Once again President trump has repeated his complaint that the only reason he lost the popular vote by about 3 million votes is that millions of fraudulent votes cost him the popular vote. White House spokesperson Sean Spicer was asked multiple times about this and didn’t give any substantive answer.

Press briefing

In Tuesday's press briefing a clearly exasperated White House Press Secretary was repeatedly asked about the President’s often stated belief that millions of illegal votes were cast in the recent election.

He also told the press corps that President Trump was going forward with the Canadian-owned Keystone XL pipeline and the Dakota pipelines bringing many new jobs to the region and aiding in improving American energy independence.

When completed the pipeline will mostly carry synthetic oil made from Canadian oil-tar sands to the US and also to Gulf Ports where it can be exported. A small percentage of the capacity will also carry US produced light crude oil to refineries.

Spicer also announced that President Trump would require that US made steel be used in construction of the rest of the pipeline. Republicans voted down that same requirement a few years ago when Democrats tried to include it in the plan.

Voter fraud

A 2008 Pew study was the only source cited by Sean Spicer today as evidence of large-scale voter fraud. The actual study was a 12-page 2012 Pew study titled "Inaccurate, Costly, and Inefficient: Evidence That America’s Voter Registration System Needs an Upgrade."

It does discuss the inaccurate registrations of deceased voters who passed between election cycles and people who were registered in more than one state.

What it did not say was that any of those people actually voted illegally.

In the case of the deceased none of them have ever been reported as actually going to a polling place and casting a fraudulent vote because they are dead.

People are registered in more than one state because Americans tend to move a lot, but there was nothing in the Pew report indicating anyone voted in one state then rushed to the other state where they were registered.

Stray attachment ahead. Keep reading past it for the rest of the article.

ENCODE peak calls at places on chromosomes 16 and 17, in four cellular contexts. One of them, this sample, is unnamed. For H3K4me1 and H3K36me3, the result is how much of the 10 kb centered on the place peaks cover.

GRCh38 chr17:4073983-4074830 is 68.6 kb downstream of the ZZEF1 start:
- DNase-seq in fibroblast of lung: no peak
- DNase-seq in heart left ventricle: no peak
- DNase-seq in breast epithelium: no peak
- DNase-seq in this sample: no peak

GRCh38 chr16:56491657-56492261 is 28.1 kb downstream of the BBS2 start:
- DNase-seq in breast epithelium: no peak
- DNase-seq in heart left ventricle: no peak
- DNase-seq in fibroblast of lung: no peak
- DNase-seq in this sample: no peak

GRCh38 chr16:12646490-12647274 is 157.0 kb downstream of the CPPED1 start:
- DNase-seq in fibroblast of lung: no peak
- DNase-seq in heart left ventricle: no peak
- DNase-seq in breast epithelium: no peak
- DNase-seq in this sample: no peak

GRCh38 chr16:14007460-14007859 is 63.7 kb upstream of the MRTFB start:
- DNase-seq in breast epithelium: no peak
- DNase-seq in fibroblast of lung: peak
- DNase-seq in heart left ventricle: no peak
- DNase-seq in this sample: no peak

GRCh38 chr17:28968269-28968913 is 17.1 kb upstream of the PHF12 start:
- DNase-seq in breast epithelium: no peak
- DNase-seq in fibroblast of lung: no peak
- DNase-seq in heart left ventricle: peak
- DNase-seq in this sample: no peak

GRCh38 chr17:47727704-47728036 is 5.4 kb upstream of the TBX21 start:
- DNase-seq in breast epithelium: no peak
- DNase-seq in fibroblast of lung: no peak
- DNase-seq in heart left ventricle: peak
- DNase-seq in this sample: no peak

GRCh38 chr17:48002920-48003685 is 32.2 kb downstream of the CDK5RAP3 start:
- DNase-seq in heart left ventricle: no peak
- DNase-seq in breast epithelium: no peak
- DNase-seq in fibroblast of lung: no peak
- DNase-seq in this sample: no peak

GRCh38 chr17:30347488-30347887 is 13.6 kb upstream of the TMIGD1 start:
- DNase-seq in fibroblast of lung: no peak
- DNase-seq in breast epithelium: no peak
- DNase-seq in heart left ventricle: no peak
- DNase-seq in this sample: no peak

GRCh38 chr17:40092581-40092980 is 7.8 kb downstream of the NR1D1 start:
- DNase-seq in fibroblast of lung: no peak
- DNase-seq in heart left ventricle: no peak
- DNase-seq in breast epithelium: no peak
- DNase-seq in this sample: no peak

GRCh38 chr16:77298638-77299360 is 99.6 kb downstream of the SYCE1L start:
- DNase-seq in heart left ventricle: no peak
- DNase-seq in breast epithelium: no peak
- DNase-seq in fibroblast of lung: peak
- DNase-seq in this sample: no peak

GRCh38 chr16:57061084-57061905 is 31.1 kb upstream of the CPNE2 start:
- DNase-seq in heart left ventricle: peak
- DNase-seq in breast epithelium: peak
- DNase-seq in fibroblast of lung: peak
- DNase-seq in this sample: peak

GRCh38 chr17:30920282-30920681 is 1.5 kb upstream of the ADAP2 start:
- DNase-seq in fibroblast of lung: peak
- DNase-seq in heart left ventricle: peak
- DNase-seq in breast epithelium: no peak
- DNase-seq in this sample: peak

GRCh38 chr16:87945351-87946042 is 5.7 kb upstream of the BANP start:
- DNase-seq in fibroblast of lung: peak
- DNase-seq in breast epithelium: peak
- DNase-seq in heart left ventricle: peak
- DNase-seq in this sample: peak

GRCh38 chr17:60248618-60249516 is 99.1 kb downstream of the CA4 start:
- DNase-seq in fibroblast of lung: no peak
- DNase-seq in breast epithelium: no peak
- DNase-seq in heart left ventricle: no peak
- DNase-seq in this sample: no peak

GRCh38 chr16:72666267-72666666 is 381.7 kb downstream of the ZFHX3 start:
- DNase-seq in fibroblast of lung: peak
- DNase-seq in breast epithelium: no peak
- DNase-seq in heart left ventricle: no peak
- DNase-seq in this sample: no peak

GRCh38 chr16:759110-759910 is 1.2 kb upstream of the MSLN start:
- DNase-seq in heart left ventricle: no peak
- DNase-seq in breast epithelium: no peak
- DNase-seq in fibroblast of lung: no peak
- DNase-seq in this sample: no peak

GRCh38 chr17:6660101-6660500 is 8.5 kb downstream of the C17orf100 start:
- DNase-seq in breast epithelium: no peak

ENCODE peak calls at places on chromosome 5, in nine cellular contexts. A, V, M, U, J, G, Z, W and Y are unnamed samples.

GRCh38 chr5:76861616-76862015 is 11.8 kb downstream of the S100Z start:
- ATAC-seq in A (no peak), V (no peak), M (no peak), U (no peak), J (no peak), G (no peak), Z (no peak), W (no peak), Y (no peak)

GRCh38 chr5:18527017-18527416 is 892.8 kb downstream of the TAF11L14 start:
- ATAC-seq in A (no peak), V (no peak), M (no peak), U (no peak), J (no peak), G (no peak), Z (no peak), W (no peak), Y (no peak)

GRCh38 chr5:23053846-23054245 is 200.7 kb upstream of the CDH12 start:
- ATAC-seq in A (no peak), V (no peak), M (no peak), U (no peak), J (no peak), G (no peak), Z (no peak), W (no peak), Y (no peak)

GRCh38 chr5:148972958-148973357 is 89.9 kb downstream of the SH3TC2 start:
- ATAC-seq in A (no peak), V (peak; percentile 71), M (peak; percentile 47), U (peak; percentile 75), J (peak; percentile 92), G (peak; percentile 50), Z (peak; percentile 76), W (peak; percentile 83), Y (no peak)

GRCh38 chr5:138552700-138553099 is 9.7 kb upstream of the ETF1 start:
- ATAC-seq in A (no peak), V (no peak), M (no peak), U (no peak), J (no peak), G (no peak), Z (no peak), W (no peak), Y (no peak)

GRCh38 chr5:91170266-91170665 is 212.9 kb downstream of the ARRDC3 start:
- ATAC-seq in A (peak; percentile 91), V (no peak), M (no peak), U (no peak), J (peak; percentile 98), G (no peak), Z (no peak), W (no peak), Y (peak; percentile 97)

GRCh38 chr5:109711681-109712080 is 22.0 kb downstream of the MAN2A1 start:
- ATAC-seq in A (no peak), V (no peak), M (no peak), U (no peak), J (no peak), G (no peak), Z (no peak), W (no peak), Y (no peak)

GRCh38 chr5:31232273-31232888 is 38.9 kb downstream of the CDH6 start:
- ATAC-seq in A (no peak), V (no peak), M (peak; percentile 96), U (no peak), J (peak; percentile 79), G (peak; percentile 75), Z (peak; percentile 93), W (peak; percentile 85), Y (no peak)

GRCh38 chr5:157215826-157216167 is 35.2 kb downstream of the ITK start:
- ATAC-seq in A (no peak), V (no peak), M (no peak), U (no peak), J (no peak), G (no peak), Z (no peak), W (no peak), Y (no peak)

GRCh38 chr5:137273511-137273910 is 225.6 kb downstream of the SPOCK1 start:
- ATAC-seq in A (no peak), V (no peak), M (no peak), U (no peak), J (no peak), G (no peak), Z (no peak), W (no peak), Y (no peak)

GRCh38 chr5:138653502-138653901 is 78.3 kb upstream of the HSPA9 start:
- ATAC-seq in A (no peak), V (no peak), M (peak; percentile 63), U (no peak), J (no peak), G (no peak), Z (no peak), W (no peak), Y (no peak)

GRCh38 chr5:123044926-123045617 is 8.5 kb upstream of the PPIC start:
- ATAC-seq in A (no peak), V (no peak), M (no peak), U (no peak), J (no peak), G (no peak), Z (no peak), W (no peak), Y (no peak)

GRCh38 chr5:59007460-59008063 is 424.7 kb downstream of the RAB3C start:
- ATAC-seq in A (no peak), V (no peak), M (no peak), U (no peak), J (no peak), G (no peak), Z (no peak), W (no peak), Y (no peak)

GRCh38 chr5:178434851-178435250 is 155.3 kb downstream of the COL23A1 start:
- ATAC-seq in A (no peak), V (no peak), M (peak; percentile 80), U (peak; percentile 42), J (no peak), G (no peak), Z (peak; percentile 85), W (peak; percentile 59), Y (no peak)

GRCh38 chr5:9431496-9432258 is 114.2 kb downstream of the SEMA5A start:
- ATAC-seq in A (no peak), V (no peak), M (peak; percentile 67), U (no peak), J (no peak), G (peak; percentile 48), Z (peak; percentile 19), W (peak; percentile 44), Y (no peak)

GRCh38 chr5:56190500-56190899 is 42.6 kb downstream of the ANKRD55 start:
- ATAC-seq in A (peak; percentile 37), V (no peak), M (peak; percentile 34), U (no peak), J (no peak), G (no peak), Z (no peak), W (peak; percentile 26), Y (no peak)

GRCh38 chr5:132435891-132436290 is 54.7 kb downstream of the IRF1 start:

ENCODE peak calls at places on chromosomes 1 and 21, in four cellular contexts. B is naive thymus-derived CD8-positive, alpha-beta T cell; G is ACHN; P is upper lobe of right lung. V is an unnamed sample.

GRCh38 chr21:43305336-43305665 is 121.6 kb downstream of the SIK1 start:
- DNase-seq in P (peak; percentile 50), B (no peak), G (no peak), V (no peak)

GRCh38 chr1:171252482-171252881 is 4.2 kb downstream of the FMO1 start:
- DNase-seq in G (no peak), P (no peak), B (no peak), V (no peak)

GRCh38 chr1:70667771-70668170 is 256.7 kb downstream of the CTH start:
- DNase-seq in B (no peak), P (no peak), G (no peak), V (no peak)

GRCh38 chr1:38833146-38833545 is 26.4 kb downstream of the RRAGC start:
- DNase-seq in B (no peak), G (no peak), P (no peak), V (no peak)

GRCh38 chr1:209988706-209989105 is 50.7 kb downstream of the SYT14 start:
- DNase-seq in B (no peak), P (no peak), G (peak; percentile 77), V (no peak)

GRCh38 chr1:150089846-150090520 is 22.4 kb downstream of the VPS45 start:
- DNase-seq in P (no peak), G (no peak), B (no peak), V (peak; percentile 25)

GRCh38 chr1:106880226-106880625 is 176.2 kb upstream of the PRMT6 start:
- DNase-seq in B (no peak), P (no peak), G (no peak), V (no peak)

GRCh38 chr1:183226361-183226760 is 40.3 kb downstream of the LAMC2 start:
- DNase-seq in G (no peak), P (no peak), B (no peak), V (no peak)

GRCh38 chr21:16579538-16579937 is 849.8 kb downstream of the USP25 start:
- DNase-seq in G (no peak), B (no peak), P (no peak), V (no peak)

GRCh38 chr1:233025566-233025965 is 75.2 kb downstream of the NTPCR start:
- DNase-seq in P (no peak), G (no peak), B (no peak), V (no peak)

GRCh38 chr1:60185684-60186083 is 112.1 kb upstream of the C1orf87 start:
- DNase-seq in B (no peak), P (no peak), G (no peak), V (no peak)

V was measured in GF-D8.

The study said 1.8 million deceased were still registered to vote because there is no mechanism to remove them from the voter roles other than by them not showing up to vote.

State voter officials

A problem with the claim widespread fraud is that most states have Republican Governors and therefore official in charge of voting in the state is also a Republican.

That is specifically true in the key States of Ohio, Nevada, and Colorado where the top election officials are all Republicans. There are in excess of 8,000 voting districts and poll workers from both major parties are overseeing every election.

Party leaders and studies

Republican Senator Lindsey Graham called President Trump’s claims of voter fraud "inappropriate" and said he should "knock this off."

Reporters repeatedly ask Spicer if this vital threat to the voting system was going to be investigated by the Administration. He declined to say.

A 2007 study by the Brennan Center for Justice at New York University Law School examined cases where voter fraud had been alleged and found it had occurred between 0.00004% and 0.0009% times out of the total vote.

A Loyola professor who used this as a class project was able to find 31 cases of in-person voter fraud between 2000 and 2014. That is 31 out of a bit more than 1 billion ballots.

President Trump’s often repeated claims during the election campaign were made because he said the election was being stolen from him. Although the voter fraud claims are entirely baseless a survey during the campaign found that about 40% of Trump supporters believed the claims that the election could be stolen. So it was a very effective campaign strategy to claim the high numbers of voter fraud. The question of why he is still harping on this completely baseless claim now that he has won and been sworn in is something which The White House has not addressed yet.